The Effect of Lactate Concentration on the Handgrip Strength During Judo Bouts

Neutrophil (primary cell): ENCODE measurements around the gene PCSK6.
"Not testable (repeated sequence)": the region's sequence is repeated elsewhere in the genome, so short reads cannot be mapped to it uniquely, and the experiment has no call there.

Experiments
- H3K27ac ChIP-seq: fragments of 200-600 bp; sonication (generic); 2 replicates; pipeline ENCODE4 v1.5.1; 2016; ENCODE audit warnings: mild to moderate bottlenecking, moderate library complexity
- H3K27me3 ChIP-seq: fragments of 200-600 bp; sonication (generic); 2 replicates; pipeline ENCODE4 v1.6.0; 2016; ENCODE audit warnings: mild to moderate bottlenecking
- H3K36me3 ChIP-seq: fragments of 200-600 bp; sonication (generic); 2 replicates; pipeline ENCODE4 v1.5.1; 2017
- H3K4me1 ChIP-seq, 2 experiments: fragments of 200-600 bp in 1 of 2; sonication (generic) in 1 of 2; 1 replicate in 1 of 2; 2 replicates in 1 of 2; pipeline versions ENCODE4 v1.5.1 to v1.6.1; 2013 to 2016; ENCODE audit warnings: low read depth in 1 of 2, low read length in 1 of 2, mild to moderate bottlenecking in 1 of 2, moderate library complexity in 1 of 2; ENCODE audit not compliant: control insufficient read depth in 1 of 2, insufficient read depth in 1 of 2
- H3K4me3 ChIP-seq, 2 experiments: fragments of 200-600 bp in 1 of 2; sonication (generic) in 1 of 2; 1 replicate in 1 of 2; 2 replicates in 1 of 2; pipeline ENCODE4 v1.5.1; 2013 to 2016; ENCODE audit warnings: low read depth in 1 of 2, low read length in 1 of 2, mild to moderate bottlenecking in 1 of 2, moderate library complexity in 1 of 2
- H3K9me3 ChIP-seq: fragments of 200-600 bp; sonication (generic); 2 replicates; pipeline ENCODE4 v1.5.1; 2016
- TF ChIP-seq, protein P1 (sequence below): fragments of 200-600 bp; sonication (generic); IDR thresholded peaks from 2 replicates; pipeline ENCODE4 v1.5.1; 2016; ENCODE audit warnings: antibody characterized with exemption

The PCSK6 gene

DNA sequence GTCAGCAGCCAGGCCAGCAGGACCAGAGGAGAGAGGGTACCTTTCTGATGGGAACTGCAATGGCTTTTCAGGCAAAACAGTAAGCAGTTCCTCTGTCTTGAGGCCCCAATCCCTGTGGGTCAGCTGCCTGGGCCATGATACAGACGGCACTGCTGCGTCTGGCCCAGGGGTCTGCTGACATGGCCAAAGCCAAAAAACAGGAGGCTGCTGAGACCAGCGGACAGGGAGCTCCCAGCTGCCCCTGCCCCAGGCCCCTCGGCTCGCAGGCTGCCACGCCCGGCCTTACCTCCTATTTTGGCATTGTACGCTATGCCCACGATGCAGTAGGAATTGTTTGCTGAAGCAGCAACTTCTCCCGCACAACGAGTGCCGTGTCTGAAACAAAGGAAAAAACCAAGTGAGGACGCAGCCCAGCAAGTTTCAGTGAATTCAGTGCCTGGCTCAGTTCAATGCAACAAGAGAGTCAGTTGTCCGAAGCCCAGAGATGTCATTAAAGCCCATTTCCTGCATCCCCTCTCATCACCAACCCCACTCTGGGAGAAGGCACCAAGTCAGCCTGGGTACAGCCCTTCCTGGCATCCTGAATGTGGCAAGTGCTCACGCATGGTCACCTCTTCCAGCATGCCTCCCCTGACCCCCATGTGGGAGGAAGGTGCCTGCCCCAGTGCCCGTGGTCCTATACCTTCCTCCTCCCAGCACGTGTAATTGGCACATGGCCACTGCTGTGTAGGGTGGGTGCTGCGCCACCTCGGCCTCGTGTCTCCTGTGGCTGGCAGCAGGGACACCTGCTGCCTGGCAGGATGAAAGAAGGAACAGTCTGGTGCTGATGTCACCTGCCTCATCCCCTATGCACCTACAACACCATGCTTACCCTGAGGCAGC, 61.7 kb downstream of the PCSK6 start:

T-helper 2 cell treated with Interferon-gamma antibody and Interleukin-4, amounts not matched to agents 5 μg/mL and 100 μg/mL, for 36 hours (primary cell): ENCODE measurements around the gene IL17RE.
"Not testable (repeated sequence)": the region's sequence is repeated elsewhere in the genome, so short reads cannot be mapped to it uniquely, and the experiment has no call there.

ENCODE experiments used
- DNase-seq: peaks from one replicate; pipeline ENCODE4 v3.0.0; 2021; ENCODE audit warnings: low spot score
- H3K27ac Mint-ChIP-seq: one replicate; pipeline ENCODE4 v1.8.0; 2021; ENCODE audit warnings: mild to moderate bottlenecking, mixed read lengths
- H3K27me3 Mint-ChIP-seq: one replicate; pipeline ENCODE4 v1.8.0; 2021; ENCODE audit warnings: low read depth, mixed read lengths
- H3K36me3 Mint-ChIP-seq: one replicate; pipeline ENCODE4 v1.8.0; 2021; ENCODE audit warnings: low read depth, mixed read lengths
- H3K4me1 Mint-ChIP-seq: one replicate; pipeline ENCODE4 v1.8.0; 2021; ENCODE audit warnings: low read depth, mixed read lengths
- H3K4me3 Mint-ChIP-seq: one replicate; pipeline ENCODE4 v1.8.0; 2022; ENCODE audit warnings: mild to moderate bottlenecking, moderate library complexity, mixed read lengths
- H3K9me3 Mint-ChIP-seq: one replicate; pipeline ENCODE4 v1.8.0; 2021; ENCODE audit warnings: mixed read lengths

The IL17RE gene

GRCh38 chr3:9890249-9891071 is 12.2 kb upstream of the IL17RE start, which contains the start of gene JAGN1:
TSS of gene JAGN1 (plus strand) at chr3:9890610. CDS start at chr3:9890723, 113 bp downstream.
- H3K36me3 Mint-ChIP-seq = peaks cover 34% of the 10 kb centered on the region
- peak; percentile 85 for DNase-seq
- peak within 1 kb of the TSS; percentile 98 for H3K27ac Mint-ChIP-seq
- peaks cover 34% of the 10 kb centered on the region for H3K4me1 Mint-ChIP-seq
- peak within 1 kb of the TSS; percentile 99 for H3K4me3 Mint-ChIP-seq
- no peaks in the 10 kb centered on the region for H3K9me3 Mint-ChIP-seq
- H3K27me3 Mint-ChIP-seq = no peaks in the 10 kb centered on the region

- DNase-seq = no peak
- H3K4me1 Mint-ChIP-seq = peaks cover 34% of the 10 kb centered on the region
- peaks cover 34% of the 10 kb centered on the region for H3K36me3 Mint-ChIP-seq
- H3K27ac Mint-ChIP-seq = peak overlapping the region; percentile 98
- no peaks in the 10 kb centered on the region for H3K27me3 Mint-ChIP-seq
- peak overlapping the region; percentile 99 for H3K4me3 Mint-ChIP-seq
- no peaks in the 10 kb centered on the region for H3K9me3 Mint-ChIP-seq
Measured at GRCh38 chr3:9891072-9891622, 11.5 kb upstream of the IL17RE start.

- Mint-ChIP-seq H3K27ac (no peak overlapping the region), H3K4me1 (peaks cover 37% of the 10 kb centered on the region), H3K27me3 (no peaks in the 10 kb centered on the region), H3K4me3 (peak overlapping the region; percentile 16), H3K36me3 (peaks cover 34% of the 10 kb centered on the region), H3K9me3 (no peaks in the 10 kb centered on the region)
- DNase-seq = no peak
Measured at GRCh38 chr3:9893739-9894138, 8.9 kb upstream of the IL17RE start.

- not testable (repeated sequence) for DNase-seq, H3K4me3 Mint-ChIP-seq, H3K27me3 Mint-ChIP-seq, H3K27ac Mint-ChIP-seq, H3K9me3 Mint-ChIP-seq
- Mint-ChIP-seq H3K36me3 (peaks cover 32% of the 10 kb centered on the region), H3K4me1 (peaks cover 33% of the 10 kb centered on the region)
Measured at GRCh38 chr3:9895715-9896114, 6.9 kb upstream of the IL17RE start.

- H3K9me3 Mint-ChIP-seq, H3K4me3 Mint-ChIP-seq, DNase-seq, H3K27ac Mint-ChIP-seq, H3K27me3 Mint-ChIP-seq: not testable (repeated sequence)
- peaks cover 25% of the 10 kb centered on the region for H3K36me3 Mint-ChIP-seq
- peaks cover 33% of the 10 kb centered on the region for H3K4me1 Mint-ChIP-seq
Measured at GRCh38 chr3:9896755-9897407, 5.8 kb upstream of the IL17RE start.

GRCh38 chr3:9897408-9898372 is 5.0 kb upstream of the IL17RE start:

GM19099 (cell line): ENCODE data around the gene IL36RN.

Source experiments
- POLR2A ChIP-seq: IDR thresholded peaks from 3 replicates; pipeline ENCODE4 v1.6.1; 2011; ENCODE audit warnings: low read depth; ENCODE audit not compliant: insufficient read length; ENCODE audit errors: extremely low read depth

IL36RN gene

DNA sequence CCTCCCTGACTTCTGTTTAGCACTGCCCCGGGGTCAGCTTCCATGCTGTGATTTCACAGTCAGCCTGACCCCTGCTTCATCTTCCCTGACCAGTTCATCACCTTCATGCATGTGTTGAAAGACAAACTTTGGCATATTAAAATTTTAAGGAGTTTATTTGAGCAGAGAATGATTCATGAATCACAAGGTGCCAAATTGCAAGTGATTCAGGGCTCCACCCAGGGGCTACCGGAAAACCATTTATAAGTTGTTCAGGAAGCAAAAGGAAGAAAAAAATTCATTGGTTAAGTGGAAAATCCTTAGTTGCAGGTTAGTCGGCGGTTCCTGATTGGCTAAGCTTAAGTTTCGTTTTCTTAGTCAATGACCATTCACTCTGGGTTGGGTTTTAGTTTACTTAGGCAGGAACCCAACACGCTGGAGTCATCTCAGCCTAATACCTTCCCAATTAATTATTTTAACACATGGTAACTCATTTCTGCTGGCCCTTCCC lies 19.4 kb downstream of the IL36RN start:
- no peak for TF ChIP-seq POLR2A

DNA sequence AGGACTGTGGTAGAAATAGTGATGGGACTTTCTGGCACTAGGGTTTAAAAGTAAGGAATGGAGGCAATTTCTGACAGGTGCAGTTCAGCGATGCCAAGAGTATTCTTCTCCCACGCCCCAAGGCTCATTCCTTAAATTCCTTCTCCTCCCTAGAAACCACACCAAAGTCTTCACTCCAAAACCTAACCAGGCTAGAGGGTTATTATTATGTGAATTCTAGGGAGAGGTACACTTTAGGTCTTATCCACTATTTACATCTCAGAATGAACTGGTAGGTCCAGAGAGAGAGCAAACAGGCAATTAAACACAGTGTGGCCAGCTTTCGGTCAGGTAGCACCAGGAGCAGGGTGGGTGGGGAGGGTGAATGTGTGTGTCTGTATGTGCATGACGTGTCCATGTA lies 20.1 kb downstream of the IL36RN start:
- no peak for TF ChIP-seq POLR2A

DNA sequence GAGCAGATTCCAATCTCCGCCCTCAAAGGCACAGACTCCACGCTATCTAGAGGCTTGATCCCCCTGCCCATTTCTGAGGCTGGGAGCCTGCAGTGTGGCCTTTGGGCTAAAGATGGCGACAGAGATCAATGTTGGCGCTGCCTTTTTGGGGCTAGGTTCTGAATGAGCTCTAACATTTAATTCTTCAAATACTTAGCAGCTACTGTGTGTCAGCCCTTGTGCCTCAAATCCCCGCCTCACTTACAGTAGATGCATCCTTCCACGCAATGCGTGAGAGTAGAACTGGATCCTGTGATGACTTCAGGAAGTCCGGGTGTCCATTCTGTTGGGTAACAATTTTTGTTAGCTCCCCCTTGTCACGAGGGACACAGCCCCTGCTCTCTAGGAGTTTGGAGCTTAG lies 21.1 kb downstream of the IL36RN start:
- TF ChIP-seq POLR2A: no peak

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Bonitch-Góngora, JG, Bonitch-Domínguez, JG, Padial, P, and Feriche, B. The effect of lactate concentration on the handgrip strength during judo bouts. J Strength Cond Res 26(7): 1863–1871, 2012—Judo is a combat sport in which the athletes attempt to hold and control their adversary through gripping techniques (kumi-kata) to apply opportune throwing techniques (nage-waza). Twelve male judo athletes, representing national teams, were recruited to investigate the changes in the maximal isometric strength in both hands before (pre) and after (post) 4 judo bouts and its relationship with the maximal blood lactic acid concentration. The subjects performed a maximal isometric contraction with each hand immediately before and after each bout. A blood sample was taken at 1, 3, and 14 minutes after each bout, and the lactic acid concentration was determined. An overall effect of the successive bouts on the maximal isometric handgrip strength of prebouts was observed for both hands (p < 0.05) but not in that of postbouts (p > 0.05). The dominant hand showed an overall decrease in the maximal isometric strength because of the bout, with the decrease being significant for the first, third, and fourth bouts (p < 0.05). The nondominant hand only showed a significant decrease in the first prebout and postbout (p < 0.05). We observed an inverse relationship between the maximal isometric handgrip strength of postbouts and maximum lactic acid concentration (Lacmax), and between the maximal isometric handgrip strength of postbouts and the lactic acid concentration at minute 14 of the recovery period (Lac14) (p < 0.05). These results show that successive judo bouts significantly reduce the maximal isometric strength of both hands and may suggest that fatigue of each hand depends on different factors. An enhanced understanding of the behavior of the isometric handgrip strength, and the factors that affect grip fatigue during judo bouts in the dominant and nondominant hands, can aid coaches in developing optimal training and exercise interventions that are aimed at mitigating decreases in the capacity of judo athletes to perform a grip.

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